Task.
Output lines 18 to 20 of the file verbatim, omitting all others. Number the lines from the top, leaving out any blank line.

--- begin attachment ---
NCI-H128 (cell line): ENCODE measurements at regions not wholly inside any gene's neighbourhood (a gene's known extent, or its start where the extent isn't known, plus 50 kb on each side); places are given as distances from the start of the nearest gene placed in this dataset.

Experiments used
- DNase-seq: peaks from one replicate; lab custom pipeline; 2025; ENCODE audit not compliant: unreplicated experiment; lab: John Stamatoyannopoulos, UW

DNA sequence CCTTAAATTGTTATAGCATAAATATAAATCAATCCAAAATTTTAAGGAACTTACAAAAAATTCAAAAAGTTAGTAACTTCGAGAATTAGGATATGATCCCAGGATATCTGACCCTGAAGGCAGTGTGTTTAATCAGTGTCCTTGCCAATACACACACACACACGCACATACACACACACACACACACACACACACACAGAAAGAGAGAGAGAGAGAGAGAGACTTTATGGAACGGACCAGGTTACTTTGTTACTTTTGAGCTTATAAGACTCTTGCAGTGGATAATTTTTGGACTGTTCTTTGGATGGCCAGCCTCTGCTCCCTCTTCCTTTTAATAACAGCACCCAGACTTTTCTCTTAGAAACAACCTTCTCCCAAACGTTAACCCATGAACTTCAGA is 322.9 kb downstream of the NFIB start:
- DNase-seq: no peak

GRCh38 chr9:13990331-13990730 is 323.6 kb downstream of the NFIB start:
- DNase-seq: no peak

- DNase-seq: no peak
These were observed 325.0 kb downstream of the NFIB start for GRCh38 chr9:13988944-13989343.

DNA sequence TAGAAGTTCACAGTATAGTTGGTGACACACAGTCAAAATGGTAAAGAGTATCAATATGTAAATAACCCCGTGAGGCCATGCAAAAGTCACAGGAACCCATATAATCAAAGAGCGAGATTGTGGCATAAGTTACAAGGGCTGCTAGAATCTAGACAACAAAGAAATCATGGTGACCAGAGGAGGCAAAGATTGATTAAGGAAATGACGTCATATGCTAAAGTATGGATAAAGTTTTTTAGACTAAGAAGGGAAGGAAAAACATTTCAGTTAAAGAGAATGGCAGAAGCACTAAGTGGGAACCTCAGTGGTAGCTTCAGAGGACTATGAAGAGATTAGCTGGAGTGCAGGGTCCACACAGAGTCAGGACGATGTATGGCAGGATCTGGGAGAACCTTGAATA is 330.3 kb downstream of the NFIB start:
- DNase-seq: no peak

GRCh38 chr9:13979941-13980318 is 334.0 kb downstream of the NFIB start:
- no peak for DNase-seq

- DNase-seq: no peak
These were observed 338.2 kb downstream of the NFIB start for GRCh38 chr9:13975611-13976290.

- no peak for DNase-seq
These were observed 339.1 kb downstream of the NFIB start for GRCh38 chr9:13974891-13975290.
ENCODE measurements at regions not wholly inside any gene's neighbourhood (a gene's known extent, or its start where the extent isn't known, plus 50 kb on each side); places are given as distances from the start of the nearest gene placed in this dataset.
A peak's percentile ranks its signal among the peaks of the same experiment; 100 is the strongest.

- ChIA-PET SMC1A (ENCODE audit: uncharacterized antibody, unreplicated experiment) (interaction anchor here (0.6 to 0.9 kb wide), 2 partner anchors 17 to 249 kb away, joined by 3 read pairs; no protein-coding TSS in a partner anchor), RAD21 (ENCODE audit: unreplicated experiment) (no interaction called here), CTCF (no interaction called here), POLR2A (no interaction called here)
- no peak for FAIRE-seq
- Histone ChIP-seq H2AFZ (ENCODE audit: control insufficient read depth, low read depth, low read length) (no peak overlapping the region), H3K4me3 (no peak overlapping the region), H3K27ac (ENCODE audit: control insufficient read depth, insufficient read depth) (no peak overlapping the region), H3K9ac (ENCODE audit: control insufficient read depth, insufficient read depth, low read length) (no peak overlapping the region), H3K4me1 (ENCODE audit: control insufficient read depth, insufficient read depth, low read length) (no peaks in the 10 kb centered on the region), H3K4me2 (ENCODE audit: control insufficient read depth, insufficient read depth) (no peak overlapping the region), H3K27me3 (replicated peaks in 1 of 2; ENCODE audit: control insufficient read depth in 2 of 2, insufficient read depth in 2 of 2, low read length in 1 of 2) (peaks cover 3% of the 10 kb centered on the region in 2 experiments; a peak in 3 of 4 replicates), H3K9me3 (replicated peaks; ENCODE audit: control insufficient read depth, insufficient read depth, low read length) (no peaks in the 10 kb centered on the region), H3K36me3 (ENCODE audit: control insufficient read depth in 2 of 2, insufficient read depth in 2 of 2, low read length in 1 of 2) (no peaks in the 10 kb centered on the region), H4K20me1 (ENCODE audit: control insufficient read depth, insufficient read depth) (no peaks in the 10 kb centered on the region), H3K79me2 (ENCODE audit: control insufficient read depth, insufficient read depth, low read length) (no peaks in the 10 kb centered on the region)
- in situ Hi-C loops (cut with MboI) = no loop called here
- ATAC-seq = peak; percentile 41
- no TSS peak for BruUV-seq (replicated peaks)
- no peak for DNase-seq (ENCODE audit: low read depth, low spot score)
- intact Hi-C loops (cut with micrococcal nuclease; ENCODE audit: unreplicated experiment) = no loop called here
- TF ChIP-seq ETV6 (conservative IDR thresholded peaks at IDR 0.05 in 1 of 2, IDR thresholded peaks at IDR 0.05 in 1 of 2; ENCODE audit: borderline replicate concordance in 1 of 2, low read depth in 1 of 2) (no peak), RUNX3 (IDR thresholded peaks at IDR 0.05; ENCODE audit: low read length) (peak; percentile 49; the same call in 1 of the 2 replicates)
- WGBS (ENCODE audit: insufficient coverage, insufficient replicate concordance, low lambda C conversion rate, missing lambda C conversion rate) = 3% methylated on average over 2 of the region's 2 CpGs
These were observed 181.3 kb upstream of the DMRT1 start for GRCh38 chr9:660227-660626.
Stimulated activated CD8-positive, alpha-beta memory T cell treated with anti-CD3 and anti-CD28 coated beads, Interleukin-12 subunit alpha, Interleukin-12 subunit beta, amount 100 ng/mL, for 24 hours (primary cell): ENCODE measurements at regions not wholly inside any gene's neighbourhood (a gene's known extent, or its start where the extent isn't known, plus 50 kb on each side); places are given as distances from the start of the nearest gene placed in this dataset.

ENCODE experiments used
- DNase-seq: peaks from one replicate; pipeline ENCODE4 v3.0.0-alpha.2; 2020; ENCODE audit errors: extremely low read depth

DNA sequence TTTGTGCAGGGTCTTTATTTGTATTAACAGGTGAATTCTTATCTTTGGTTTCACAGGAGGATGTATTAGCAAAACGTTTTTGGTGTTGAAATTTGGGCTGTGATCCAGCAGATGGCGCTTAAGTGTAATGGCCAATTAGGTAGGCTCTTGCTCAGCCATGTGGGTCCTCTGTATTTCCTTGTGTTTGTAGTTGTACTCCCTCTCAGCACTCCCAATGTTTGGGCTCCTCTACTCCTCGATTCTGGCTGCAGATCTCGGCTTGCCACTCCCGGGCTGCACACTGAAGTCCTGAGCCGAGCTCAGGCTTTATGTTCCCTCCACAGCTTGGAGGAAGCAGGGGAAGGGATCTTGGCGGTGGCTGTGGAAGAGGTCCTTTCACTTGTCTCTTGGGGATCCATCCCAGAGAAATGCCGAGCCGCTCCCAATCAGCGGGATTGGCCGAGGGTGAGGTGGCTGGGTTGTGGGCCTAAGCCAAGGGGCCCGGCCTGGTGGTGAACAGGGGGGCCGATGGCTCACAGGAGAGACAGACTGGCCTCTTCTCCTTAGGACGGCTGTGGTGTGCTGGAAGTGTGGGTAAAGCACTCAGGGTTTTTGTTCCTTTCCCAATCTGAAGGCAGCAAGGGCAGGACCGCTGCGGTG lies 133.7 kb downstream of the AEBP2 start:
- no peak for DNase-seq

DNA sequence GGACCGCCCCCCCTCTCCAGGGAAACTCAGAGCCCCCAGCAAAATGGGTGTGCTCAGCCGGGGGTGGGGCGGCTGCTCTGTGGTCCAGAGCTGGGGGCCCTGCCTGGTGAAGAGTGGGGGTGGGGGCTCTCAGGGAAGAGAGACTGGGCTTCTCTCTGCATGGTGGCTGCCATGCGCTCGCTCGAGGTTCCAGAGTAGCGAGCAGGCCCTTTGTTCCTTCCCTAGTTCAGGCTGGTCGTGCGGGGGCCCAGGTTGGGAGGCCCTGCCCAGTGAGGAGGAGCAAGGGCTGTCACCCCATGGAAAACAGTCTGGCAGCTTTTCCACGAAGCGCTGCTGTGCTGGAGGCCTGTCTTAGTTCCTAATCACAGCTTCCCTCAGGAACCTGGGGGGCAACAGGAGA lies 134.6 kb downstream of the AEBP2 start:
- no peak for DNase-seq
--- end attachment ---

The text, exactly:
ENCODE measurements at regions not wholly inside any gene's neighbourhood (a gene's known extent, or its start where the extent isn't known, plus 50 kb on each side); places are given as distances from the start of the nearest gene placed in this dataset.
A peak's percentile ranks its signal among the peaks of the same experiment; 100 is the strongest.

- ChIA-PET SMC1A (ENCODE audit: uncharacterized antibody, unreplicated experiment) (interaction anchor here (0.6 to 0.9 kb wide), 2 partner anchors 17 to 249 kb away, joined by 3 read pairs; no protein-coding TSS in a partner anchor), RAD21 (ENCODE audit: unreplicated experiment) (no interaction called here), CTCF (no interaction called here), POLR2A (no interaction called here)